Well, I guess I’ve procrastinated long enough. I think it’s time to talk about Iran. I’ve tried to ignore the topic as if it would go away, but of course that’s not happening. Give me the Arab world or Israel any day. But Iran? The complexities of the place are overwhelming. You just don’t want to go there.
And neither does our President and for good reason. America’s “Iran strategy” over the past several decades has been – how shall I say this tactfully? – less than stellar. There are several reasons for this, but I think it can be boiled down to a few key factors.
Let’s just begin with the basics. First, Iran is not an Arab country. Call an Iranian an “Arab” and see how far it gets you. The great Persian dynasties go back millennia. The most renowned are the Safavids and the Qajars, but there were several others that I can never remember or keep straight. But the most important thing that should be remembered is that long before anyone was paying the least bit of attention to the Arabs, the Persians (“Iran” is a modern creation, like so much of the developing world), were doing incredible things in the fields of science, art, and technology.
So yes, we Westerners may struggle to know the difference between Persians and Arabs. But from a Persian perspective, the Arabs were still herding goats and living in pre-Islamic disorder while their ancestors had already formed vast empires stretching across much of what today is Turkey, the Arab Middle East, and Central Asia.
And another thing: About 87% of the world’s Muslims follow Sunni Islam, with the remaining 13% following Shi’ism. But in Iran, those numbers are reversed; about 90% of the Iranian population is Shi’ite. Now, it is impossible here to get into what the differences are between these groups. Essentially Sunnism is orthodox Islam, while Shi’ism is heterodox. What this means, in a nutshell, is that since the 7th century, the Sunnis have sought to stick to original dogma to the degree possible while the Shi’ites have gone in new directions, following a different interpretation of the Qur’an and its teachings which, they believe, is truer to the righteous path.
To fully understand Iran’s role in the Middle East, it’s essential to realize that they are in a constant tug-o-war with the Saudis for regional supremacy. But this dynamic is surely not about religious dogma any more than the conflict in Northern Ireland was about how to interpret the Gospels. Rather, the goal of exercising control over land and resources merely parallels these religio/ethnic divisions, and is often expressed through tribal allegiances and alliances. It’s as simple as that.
Well, no, not so simple, as the U.S. has discovered. In the immediate aftermath of WWII, the Arab world was slowly emerging from an era of well over a century of European colonization, evisceration and humiliation. Arab nationalist beliefs meant that throughout this period, the newly evolving Arab states wanted little to do with the U.S.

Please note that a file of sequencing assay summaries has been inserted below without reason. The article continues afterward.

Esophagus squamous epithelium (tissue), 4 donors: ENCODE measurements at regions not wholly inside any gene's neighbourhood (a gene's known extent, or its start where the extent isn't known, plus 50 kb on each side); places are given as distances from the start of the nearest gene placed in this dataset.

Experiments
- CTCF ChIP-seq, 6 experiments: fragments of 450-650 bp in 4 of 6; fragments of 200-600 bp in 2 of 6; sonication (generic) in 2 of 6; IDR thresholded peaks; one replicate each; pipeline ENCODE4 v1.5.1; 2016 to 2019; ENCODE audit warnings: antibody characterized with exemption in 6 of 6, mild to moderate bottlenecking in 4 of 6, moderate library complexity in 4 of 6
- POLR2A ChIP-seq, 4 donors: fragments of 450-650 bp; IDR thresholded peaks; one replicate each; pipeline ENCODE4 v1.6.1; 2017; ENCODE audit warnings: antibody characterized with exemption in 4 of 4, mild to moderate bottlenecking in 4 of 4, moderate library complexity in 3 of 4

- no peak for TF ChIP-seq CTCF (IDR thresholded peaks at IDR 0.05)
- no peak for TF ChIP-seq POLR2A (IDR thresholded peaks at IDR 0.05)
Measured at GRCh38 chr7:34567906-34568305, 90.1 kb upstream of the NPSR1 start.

By comparison Iran believed that it could emerge somewhat less scathed. The Pahlavi Dynasty that took control after the War was in truth hamstrung, largely dependent upon the West for improving its prospects going forward – and more willing to accept that help. The Shah was an opportunist, seeking out assistance to grow his country wherever and whenever the possibility arose, including developing ties with Israel in the late 1940s and ‘50s.
And yet by the 1970s this western-oriented dynamic had unintended consequences. Iran’s economy was experiencing growth yet not in all sectors; those working in agriculture, for example, were being left behind. Dependence on oil exports continued to increase, but many blamed the West for artificially suppressing prices, keeping exporters at a distinct disadvantage. And so the stage was set for anti-westernism/anti-Americanism to raise its ugly head. And so, in walked Ayatollah Khomeini and the 1979 Iranian Revolution.
The rest, as we know, is history. The American Embassy was stormed. Hostages were held for 444 days, freed literally as President Reagan was being sworn in. Why? To embarrass and humiliate in the only way they could.
And now more recently, American ships are attacked. A drone is shot down. Again, one may ask why.
For us Americans, things like “humiliation” may sometimes sound trite. But when you are dealing with a civilization which, were we to be speaking of a person, was graduating from med school while we were all in diapers and yet is now told that it is HE who has to wear the diaper, well, maybe things like “pride” and “dignity” shouldn’t be poo-pooed as if they are meaningless drivel.
Just remember this folks. In September 1980, Iraq invaded Iran. The Iran-Iraq War that ensued lasted until August 1988 – basically all of President Reagan’s administration. Iran experienced 300,000 casualties and 500,000 injured in the war. Given that Iran’s population at the end of the war was 60 million, this would roughly be the equivalent in the U.S. to 1.5 million deaths and 2.5 million casualties.
And we all remember whose side the U.S. was on during this, the bloodiest war in the history of the modern Middle East? Yes, of course, we supported the Ba’athist regime of Saddam Hussein. We provided Iraq with several billion dollars’ worth of economic aid, military intelligence, and training (though much of this was done indirectly through third parties).
As many sources note, none of this was a secret. Not to Congress, not to the American people, and no, not to the Iranians.
So it’s quite something that a couple weeks ago Mr. Trump decided that he didn’t want to start a war with Iran, and that he called off the attack he’d planned at the last minute fearing “too many casualties.”
Because from the perspective of the regime in Tehran, it’s a little too late for that now.
Steven C. Dinero, Ph.D. is the Executive Director of the Carbon County Museum.